A Western North Carolina Matriarch of Hummers: Erin Greene

Photos and Text By: Kristalyn Bunyan


Tucked away off Pegg road in Weaverville, lives a community of graceful camelid hummers. Around thirty alpacas frolic and rest on the beautiful Last Penny Alpaca Farms owned by Erin and Brandon Greene.


Erin has worked on farms since she was a child. Although, Erin’s mother, Susie Wheelis, dreamed of alpacas, she began her farm in Alexander with Coopworth sheep and Angora goats. When Erin was twenty she worked for six months on a small alpaca farm in Boone in order to learn about these new and strange animals. Erin returned to her mother’s farm with essential camelid knowledge and helped her mother with tasks ranging from administering shots, shearing, and daily halter training.


Grown now, Erin and her family continue to raise and breed Huayaca and Suri alpacas. Erin’s son, Jacob, has been exposed to the alpacas since he was first brought home from the hospital. At the age of two, Jacob is tossing out hay, feeding grain, and raking manure piles. One of his favorite chores is cleaning the water buckets. Erin reminisces about the day when her alpacas discovered their new automatic waterers. “Jacob had to go explore them the same way as the alpacas. Soon he had his entire head in the water pail, making this funny slurping sound, just like the ‘pacas! He loves to watch the animals eat, he says, “Eat pacas, eat!’”


However, the joys of farming are paired with seasonal challenges. Worries of finding hay during drought or dealing with illness frequently confront Erin and her farm. However, she maintains a spirit of adventure, patience, and care; trying to stay prepared before such challenges occur so she can enjoy the beauty and simplicity of the alpacas.


Watching the alpacas frolic, nibble, and fuss over each other offers a certain serenity and peace. As an alpaca breeder, Erin’s favorite time of year is when the crias (baby alpacas) are born. Last Penny Farms breeds for either spring or fall crias when the whether is mild. Observing a cria’s nativity births a mystical awe and wonder in the observer. Erin loves watching the cria learn how to use its limbs to run around within just a few hours after its birth. The scene of mother and cria on the hillside in evening golden light is truly enchanting.


Besides the joy and entertainment of watching alpacas browse in the fields, these mystical creatures also produce wonderful fiber. Since the fiber grows throughout the year, alpacas must be sheared annually, usually around the start of summer to reduce heat stress. Erin and her husband, Brandon, offer shearing services to those in the region and are quite busy during this time. Erin explains, “Alpaca fiber is a very exquisite fiber, prized for its softness and durability. The finest and most luxurious of alpaca fibers is the cria fiber. Alpacas can produce between two to six pounds of fiber, some more, some less. Fiber quality is broken into three grades, ranging from the blanket to seconds to thirds. These grades allow us to determine what we are going to do with our fiber to make the best-finished product possible.”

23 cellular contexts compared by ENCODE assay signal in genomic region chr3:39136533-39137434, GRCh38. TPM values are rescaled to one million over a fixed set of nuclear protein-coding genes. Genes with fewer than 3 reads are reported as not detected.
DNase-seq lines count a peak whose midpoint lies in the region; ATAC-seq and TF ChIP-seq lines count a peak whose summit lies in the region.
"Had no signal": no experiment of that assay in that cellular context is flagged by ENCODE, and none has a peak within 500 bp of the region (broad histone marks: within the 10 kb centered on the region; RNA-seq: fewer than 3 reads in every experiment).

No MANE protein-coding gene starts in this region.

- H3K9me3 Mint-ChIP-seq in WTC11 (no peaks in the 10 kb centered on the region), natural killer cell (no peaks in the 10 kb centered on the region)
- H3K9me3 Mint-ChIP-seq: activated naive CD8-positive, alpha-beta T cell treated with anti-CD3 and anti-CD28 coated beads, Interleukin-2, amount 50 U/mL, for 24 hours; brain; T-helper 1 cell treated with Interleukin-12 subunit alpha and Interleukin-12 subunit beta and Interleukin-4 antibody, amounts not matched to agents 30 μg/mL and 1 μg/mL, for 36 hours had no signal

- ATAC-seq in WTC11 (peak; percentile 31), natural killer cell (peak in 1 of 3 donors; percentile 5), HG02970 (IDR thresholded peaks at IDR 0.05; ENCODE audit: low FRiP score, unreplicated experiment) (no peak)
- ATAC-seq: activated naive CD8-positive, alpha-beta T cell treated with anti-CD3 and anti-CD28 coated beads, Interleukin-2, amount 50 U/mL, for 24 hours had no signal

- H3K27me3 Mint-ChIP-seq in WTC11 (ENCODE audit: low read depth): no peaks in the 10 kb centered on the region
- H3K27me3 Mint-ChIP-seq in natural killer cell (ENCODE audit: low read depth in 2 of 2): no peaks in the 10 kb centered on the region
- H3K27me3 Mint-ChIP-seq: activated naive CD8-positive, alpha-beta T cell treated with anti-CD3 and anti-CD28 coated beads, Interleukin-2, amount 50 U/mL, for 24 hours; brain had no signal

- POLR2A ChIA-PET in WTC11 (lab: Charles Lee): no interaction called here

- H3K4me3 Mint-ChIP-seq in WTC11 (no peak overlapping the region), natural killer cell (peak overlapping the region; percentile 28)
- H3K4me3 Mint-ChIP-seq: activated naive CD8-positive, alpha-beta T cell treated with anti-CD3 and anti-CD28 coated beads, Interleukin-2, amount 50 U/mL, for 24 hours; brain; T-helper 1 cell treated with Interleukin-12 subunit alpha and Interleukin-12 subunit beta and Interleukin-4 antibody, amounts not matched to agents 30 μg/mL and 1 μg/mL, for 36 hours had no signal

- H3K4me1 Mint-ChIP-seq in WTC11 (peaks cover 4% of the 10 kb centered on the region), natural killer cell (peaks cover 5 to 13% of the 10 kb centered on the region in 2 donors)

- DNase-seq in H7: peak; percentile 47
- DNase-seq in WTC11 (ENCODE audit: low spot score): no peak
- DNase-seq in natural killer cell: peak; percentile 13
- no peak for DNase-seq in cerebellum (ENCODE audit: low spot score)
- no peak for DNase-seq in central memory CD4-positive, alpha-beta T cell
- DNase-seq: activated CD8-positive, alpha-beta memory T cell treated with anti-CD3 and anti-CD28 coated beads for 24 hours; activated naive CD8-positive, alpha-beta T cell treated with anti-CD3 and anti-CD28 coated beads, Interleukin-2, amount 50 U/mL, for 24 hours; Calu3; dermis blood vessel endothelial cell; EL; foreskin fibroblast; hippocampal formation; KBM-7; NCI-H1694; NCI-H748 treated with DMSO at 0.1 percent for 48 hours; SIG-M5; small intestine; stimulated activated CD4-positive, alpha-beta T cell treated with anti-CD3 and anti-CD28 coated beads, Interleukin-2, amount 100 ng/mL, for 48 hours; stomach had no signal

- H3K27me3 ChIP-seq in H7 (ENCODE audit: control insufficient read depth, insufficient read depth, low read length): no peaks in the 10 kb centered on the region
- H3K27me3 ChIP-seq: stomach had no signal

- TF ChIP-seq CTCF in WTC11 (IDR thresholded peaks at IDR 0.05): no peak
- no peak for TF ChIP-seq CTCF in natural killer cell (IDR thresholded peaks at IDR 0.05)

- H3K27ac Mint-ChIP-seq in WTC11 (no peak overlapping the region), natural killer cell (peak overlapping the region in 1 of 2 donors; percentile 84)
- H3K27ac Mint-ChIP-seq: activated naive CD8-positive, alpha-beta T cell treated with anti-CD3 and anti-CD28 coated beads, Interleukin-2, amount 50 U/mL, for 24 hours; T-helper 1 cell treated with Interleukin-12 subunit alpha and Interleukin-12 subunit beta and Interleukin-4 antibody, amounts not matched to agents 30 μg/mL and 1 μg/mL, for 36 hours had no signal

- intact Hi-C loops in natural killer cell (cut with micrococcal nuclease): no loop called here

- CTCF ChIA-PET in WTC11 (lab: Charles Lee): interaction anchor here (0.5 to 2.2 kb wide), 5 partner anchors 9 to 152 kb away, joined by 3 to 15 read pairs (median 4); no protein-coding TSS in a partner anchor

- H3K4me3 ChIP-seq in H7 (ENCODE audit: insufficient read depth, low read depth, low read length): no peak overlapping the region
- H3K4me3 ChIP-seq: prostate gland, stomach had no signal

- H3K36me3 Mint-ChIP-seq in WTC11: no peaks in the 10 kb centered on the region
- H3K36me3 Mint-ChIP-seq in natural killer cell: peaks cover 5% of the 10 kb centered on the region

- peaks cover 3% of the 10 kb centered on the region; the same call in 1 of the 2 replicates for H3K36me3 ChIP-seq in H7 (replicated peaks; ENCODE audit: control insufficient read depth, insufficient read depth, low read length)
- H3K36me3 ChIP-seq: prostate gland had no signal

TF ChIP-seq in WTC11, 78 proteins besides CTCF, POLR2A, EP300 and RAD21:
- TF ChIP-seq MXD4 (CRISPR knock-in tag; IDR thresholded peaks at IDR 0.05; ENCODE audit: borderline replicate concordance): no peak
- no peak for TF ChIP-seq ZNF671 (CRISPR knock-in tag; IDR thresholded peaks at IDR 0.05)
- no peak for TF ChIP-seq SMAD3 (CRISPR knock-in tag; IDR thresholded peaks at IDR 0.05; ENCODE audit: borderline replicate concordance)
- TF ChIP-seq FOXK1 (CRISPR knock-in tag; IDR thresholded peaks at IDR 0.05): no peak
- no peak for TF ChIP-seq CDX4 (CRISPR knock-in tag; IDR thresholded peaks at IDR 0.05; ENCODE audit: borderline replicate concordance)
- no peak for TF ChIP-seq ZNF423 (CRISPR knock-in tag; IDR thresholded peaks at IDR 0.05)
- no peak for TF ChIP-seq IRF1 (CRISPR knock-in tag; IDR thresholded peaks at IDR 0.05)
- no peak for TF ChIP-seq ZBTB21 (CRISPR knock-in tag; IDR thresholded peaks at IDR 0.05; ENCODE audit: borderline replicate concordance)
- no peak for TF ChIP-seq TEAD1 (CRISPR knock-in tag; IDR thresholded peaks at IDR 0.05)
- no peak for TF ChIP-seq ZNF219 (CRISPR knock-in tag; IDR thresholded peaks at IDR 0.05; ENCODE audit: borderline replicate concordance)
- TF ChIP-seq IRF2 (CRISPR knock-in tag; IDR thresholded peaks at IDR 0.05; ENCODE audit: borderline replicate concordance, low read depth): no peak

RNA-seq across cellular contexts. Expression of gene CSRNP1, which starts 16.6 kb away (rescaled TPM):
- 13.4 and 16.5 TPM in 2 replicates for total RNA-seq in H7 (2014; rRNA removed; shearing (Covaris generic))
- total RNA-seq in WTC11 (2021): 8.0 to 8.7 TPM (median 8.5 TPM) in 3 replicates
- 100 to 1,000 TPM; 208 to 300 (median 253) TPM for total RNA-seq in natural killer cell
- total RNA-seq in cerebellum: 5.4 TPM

Many times bulk batches of fiber are processed at fiber mills rather than by hand. Erin and other alpaca farms are excited about the opening of the first regional fiber mill, Echoview Fiber Mill in Weaverville, as it allows the fiber to be processed locally. Until this year, Erin has been using mills outside of North Carolina to process her fleeces. If her fleeces aren’t processed into carded fiber or yarn skeins, then oftentimes it’s sold as raw fiber to buyers or donated in fiber exchange programs in local fiber coops. Erin hopes the Asheville area and its ever expanding collection of fiber artists will become more aware of the presence of local fibers. “Our vision is to also have a product that we will be able to say is 100% local. By a mill opening up in our area we will be able to have our fleeces processed completely in Western North Carolina, never leaving our zip code!”


Western North Carolina’s fiber community has expanded over the years. Erin has noticed an increase in fiber enthusiasts attending the annual Southeastern Animal Fiber Fair which happens in the fall at the WNC Agricultural Center. Also, throughout the year many more tourists and residents are expressing their delight in alpaca fiber at farmers markets and alpaca open houses. Erin also actively participates in several non-profit groups including Hand Made in America and Local Cloth which are both dedicated to growing the fiber economy in Asheville.


Last Penny Farms is a member of: Owners and Breeders Association (AOBA), Alpaca Registry Inc. (ARI), Southeastern Alpaca Association (SEAA), New England Alpaca Fiber Pool Inc. (NEAFP), and Alpacas of Western North Carolina. Last Penny Farm produces and sells fiber and related products, including raw fiber, yarn, socks, and scarves, which all can be purchased at Last Penny Farms.


Visit the farm, gaze at the alpaca’s mystical beauty, and listen to the gentle hums at Last Penny Farms. If you stay awhile you, may just want to start your own alpaca farm.


Additional information on Erin and Last Penny Farm can be found at lastpennyfarmalpacas.com. Or check out the next alpaca open house at Alpacas of WNC website, www.alpacaswnc.com.


Kristalyn Bunyan (kristalyncreations.com) is an urban homesteader, artist, traveler, and alpaca aficionado.

Sandi Tomlin-Sutker
Written by Sandi Tomlin-Sutker